4.1 Sequences and Series

Via repeated application of the same arithmetic operations on an initial number A one creates a logically connected sequence of numbers, that show interesting properties (to

Sequence guess the formation law of a sequence and thus to continue the initial numbers of a given sequence is popular type of riddle).

The following the letters m,n,i,j are used to indicate the position of terms in sequences. They can be 0 or positive integers.

If there is no upper limit for the number of terms in a sequence or for the terms in a series (m ), we refer to an infinite sequence or series.

4.1.1 Sequence and Series of the Natural Numbers

The especially simple arithmetic sequence of the natural numbers is created via the repeated addition of the unit 1; the individual term is characterized via the lower index (1,2,in general m), which itself is an increasing natural number.

A1 = 1;An+1 = An + 1forn 1 An = 1,2,3,4,5,6,...

We now define the difference quotient for the terms of an arbitrary sequence with different indices i and j. This number is a measure for the change between two terms with different indices and thus for the growth of the sequence in the interval given by the indices:

ΔAi,j = Ai - Aj;Δi,j = i - j difference quotient:  ΔAi,j Δi,j = Ai-Aj i-j

For consecutive terms the index interval is 1 and the difference quotient is equal to the difference of the terms:

ΔAi,i-1 = Ai - Ai-1;Δi,i-1 = i - (i - 1) = 1 difference quotient:  ΔAi,i-1 Δi,i-1 = Ai - Ai-1

For the sequence of the natural numbers the difference of consecutive terms is constant and equal to 1. Therefore the difference quotient is also constant and equal to 1.

ΔAi,i-1 = Ai - Ai-1 = 1 difference quotient = 1

The arithmetic sequence has constant growth of consecutive terms. Series

From the terms of a sequence one can via repeated addition obtain a logically connected series, whose partial sums are again terms of a sequence. For the above example this would be the arithmetic series S and the sequence of its partial sums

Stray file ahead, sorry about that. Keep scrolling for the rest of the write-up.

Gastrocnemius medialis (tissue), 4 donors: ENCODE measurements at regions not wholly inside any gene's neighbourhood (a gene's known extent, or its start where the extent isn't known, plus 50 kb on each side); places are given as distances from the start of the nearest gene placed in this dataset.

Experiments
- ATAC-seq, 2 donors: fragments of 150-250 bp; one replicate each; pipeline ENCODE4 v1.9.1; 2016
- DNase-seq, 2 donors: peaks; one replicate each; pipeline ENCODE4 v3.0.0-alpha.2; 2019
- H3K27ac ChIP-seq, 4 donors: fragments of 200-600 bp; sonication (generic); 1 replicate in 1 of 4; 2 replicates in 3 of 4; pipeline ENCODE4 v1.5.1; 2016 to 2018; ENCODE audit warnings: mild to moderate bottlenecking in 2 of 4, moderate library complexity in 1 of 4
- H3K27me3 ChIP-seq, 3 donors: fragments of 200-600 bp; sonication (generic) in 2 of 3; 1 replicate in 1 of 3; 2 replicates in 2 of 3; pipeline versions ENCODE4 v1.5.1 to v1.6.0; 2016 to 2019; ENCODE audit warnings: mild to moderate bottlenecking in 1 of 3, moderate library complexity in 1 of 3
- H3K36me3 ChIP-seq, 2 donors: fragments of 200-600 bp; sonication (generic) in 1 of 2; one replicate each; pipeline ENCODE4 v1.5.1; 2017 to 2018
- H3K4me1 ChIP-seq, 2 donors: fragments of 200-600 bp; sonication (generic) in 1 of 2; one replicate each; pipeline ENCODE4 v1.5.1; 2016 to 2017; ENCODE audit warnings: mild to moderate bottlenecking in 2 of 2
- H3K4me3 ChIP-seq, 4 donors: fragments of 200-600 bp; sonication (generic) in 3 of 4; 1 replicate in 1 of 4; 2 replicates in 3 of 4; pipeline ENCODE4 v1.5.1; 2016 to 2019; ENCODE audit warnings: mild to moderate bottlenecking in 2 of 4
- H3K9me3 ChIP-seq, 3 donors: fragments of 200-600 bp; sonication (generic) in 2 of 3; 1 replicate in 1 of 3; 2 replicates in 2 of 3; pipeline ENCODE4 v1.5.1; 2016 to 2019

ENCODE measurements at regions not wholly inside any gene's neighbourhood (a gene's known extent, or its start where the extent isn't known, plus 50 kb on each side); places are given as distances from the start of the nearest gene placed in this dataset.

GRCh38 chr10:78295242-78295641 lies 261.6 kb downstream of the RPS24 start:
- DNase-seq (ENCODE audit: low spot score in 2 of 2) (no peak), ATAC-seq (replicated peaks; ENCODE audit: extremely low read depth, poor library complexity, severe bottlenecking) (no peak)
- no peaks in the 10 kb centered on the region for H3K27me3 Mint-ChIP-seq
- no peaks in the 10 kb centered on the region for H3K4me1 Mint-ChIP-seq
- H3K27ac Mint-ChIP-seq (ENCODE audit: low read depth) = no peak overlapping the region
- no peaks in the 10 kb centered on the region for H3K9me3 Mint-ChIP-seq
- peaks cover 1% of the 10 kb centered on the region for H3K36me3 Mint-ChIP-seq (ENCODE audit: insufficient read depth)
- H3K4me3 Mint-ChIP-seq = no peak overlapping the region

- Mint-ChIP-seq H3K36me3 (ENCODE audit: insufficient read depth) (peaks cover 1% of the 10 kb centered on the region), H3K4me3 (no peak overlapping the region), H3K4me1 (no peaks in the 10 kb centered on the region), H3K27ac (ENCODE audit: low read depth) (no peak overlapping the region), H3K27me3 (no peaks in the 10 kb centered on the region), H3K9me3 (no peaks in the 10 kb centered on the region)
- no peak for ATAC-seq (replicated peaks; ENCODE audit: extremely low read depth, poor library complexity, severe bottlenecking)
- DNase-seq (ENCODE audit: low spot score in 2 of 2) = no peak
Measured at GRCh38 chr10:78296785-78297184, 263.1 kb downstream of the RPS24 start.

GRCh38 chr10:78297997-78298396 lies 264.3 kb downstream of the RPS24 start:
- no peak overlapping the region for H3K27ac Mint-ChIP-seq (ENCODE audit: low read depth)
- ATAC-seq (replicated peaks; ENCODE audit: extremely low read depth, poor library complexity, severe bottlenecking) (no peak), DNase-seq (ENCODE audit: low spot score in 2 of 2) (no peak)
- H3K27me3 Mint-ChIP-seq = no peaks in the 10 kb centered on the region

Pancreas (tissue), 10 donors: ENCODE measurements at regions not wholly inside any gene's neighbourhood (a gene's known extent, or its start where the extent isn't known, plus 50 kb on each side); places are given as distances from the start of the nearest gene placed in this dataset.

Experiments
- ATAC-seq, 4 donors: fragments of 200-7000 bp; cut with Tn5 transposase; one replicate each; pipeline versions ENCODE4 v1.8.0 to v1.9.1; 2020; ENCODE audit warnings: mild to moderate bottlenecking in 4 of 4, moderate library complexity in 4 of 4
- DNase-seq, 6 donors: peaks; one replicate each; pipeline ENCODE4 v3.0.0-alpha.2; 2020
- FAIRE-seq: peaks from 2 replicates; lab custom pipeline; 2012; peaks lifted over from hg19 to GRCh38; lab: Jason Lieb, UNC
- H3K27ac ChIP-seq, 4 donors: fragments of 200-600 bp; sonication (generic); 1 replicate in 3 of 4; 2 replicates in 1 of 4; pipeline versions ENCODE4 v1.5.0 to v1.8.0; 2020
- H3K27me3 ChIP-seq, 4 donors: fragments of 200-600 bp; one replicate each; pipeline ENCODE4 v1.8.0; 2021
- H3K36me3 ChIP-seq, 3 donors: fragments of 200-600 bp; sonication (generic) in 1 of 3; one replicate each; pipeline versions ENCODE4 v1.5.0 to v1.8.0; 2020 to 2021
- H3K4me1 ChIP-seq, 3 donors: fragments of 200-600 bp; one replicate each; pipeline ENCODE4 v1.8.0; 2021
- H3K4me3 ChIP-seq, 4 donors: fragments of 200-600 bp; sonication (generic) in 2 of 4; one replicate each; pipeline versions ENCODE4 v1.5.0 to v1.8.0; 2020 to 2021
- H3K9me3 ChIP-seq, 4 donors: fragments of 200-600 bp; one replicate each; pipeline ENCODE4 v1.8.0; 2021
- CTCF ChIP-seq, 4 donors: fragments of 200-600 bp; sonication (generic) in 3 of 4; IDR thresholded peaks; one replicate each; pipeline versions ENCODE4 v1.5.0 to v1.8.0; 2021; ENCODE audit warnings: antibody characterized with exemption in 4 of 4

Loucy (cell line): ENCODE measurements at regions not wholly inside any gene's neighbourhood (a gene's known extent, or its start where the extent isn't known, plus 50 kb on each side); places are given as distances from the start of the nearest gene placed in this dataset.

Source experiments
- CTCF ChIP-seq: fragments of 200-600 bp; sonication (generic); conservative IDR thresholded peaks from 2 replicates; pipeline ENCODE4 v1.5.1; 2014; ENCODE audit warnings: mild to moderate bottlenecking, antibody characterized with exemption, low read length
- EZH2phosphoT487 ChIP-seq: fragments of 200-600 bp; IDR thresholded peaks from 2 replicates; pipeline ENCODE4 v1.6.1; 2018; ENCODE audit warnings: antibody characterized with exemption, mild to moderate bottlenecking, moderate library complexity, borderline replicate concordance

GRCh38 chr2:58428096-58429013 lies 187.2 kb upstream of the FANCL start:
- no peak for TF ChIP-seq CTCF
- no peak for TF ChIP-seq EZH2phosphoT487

Sn:

S = 1 + 2 + 3 + 4 + 5 + 6... S1 = 1;S2 = 3;S3 = 6;S4 = 10;S5 = 15;S6 = 21... Sn= m=1nAn = A1 + A2 + A3 + ... + An

For the sum sign Σ (capital Greek letter Sigma (S)) the index m of the sequence terms Am runs from the number on the bottom to the number on top.

For the arithmetic series one can calculate the partial sums very easily from the indices. This rule is supposed to have been discovered by Gauß, when he had to sum up the numbers from 1 to 100. This rule is founded on the symmetry of the series: two numbers that are symmetrically positioned relative to the middle of the partial sum add up always to the same sum (n + 1) and there are n2 such pairs.

Sn = n 2 (n + 1)

The sequence of the natural numbers does not have an upper limit. The sum over its subsets increases faster with growing index in quadratic dependence on the index

n >> 1 Sn n22

4.1.2 Geometric Series

As another example we consider the sequence of powers of the real number a and the geometric series that is created from it via addition.

A0 = 1;A1 = a;A2 = a2;A3 = a3;A4 = a4... An = an for n 0 definition:ΔAi,j = Ai - Aj;Δi,j = i - j ΔAi,j = ai - aj ΔA Δ i,j = ai-aj i-j ; ΔA Δ i,i-1 = ai-a(i-1) 1 = a(i-1)(a - 1) Sn = m=0nam = 1 + a + a2 + a3 + ...an

For the special case of a = 1 the partial sums of the geometric series become an arithmetic sequence.

For a different from 1 the difference quotient depends on the index. For a < 1 it keeps getting smaller; the terms of the sequence decrease, and the partial sums increase ever slower. For a > 1 the difference quotient is positive and grows with the index; the terms of the sequence increase faster and faster, and the partial sums of the series even more.